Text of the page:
We told investors last month that our view on the situation surrounding COVID-19 is a balanced one. That largely remains the case today and the Fund still has dry powder but, with major indices down around 35% from highs at points during the month, we grew decidedly more opportunistic and the Fund was a net buyer.
On the one hand, the virus blew past early containment efforts and created an economic shock and public health crisis that has not been rivalled in our lifetimes. Sadly, most governments were half-hearted in their initial approach to containing the virus while some are still not taking it seriously enough.
On the other hand, there are plenty of reasons for long-term optimism, the most fundamental of which is that patient investors have historically outperformed speculators who dart in and out of the market. Beyond that, we’ve observed the following:
Social distancing and containment efforts have been embraced in most developed countries and we’ve already seen inflection points on new confirmed cases in China, South Korea, Italy, Spain, and the state of California, which is the world’s fifth largest economy.
Effective, low-cost means of reducing the spread including temperature checks, wearing masks, and washing hands with soap are becoming more widely adopted.
Existing medical supply companies as well as non-traditional contributors such as automakers are rapidly scaling the production of badly needed medical supplies including masks and ventilators. The supply of tests is also quickly rising and new ones on the way will provide results in minutes, not days.
The medical community is learning more about the virus as we go and the World Health Organization is now trailing four different drug treatments for COVID-19.
Money is close to free with interest rates at or near their all-time lows in most markets.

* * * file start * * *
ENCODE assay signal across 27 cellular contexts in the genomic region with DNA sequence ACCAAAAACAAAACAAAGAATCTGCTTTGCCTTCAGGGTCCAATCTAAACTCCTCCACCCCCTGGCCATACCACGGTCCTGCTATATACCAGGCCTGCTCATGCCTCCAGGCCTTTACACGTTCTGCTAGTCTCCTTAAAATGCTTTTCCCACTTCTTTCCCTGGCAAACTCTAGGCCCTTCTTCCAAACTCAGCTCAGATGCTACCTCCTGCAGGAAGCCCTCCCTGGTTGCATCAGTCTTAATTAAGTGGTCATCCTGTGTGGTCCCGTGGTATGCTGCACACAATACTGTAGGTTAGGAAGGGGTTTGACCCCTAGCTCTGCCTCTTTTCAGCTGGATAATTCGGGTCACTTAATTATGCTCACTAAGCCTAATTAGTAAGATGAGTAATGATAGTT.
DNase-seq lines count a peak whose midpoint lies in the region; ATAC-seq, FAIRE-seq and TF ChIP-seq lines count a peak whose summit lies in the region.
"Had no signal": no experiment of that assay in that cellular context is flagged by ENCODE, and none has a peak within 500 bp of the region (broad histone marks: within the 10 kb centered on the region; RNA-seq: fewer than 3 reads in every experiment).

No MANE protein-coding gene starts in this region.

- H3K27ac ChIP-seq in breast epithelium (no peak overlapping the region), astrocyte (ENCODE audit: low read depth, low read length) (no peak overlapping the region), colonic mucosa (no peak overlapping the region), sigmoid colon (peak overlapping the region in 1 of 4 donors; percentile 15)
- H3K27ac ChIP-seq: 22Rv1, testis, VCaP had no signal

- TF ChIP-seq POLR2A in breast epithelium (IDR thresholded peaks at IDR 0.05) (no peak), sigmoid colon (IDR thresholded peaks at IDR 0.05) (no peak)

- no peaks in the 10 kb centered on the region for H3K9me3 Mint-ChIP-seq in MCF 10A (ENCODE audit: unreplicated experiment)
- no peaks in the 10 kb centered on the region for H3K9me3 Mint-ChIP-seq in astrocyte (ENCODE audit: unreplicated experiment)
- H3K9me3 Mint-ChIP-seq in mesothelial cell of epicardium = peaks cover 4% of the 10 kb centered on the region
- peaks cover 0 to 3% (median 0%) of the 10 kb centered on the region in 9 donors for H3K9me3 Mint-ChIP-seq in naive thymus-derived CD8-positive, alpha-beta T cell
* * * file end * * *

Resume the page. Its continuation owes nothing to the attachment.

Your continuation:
The gross leverage of the world’s 50 largest banks by total assets is 32% lower today than it was when the world was heading into a crisis in 2007, per data we’ve crunched from S&P Capital IQ. This suggests the financial system is far better placed to handle a shock than previously.
Governments and central banks the world over are unleashing wave after wave of fiscal and monetary stimulus that is unprecedented in its speed, scale, and scope, best embodied by the nickname of the Federal Reserve’s newest program: QEinfinity.
We want to be clear: we take this virus seriously and expect every facet of this situation to get worse before it gets better. That’s why we went into March with a meaningful cash position and started working from home across the business weeks before others were nudged to do so. But here’s the rub: the view that things will get worse before they get better has swung from non-consensus six weeks ago to consensus today, as evidenced by most major indices down around a quarter to a third below their February highs despite all of the existing and potential responses we named before.
We will not pretend to know when or where markets will bottom, however, the consensus is already so negative that any hints of an inflection point with COVID-19 or the economy would send share prices higher. What’s more, investors who are waiting for the economy to bottom out before buying again will likely have missed the turn in the market. For example, even if you had known for certain that October 2009 would mark the peak of US unemployment and had waited until that turn in the economy to invest, you would have missed a 64% rally from the March lows. Markets look forwards, not backwards.